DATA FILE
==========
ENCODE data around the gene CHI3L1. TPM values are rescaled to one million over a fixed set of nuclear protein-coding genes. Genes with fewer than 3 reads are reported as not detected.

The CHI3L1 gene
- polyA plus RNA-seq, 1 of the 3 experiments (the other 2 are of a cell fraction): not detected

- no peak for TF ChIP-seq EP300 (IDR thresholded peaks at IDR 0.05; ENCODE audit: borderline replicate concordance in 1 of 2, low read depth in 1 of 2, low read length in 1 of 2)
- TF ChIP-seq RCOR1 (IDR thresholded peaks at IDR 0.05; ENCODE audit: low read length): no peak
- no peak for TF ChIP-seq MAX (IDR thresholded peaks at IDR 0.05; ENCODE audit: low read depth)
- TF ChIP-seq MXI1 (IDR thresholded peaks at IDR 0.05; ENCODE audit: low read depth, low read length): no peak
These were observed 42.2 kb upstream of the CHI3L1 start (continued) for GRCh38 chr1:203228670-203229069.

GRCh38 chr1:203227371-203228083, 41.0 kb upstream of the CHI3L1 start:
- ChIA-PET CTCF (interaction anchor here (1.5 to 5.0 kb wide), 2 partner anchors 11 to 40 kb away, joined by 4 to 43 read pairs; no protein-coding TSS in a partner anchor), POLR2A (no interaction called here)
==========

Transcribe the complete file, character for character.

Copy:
ENCODE data around the gene CHI3L1. TPM values are rescaled to one million over a fixed set of nuclear protein-coding genes. Genes with fewer than 3 reads are reported as not detected.

The CHI3L1 gene
- polyA plus RNA-seq, 1 of the 3 experiments (the other 2 are of a cell fraction): not detected

- no peak for TF ChIP-seq EP300 (IDR thresholded peaks at IDR 0.05; ENCODE audit: borderline replicate concordance in 1 of 2, low read depth in 1 of 2, low read length in 1 of 2)
- TF ChIP-seq RCOR1 (IDR thresholded peaks at IDR 0.05; ENCODE audit: low read length): no peak
- no peak for TF ChIP-seq MAX (IDR thresholded peaks at IDR 0.05; ENCODE audit: low read depth)
- TF ChIP-seq MXI1 (IDR thresholded peaks at IDR 0.05; ENCODE audit: low read depth, low read length): no peak
These were observed 42.2 kb upstream of the CHI3L1 start (continued) for GRCh38 chr1:203228670-203229069.

GRCh38 chr1:203227371-203228083, 41.0 kb upstream of the CHI3L1 start:
- ChIA-PET CTCF (interaction anchor here (1.5 to 5.0 kb wide), 2 partner anchors 11 to 40 kb away, joined by 4 to 43 read pairs; no protein-coding TSS in a partner anchor), POLR2A (no interaction called here)